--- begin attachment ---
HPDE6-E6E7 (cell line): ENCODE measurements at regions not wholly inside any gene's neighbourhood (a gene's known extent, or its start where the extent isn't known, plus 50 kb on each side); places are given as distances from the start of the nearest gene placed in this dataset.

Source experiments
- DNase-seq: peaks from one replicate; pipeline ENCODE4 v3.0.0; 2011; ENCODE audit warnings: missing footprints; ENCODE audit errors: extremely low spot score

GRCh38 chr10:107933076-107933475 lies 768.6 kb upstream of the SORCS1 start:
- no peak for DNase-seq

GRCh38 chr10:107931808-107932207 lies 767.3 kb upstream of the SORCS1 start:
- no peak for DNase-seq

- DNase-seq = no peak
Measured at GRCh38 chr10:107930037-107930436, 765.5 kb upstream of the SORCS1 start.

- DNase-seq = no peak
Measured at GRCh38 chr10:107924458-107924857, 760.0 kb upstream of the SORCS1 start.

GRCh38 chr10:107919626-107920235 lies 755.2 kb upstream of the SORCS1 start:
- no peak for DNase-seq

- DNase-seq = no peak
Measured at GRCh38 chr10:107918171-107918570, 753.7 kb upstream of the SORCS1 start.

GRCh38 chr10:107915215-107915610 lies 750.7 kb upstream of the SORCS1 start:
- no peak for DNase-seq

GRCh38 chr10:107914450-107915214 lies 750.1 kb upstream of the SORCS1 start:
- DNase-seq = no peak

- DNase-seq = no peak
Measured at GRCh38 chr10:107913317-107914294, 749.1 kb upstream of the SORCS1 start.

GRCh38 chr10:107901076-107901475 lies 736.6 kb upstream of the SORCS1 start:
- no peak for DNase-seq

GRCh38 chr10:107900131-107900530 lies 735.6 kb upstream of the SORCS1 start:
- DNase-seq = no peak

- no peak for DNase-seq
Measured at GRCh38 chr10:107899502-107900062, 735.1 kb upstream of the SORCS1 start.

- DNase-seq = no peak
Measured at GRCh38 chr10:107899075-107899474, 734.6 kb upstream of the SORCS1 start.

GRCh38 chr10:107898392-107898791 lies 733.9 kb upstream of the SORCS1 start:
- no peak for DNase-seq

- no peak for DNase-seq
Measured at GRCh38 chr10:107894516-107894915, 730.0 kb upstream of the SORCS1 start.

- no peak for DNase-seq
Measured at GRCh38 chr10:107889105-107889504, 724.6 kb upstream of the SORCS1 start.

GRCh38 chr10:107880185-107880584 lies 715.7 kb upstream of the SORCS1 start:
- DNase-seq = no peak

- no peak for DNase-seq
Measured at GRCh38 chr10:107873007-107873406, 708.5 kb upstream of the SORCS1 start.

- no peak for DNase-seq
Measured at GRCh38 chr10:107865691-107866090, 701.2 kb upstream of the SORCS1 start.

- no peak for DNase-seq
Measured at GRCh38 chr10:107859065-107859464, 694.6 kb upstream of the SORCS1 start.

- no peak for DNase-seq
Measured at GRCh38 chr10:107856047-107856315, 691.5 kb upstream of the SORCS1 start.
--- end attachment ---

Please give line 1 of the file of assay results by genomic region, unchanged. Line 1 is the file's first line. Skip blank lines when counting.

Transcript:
HPDE6-E6E7 (cell line): ENCODE measurements at regions not wholly inside any gene's neighbourhood (a gene's known extent, or its start where the extent isn't known, plus 50 kb on each side); places are given as distances from the start of the nearest gene placed in this dataset.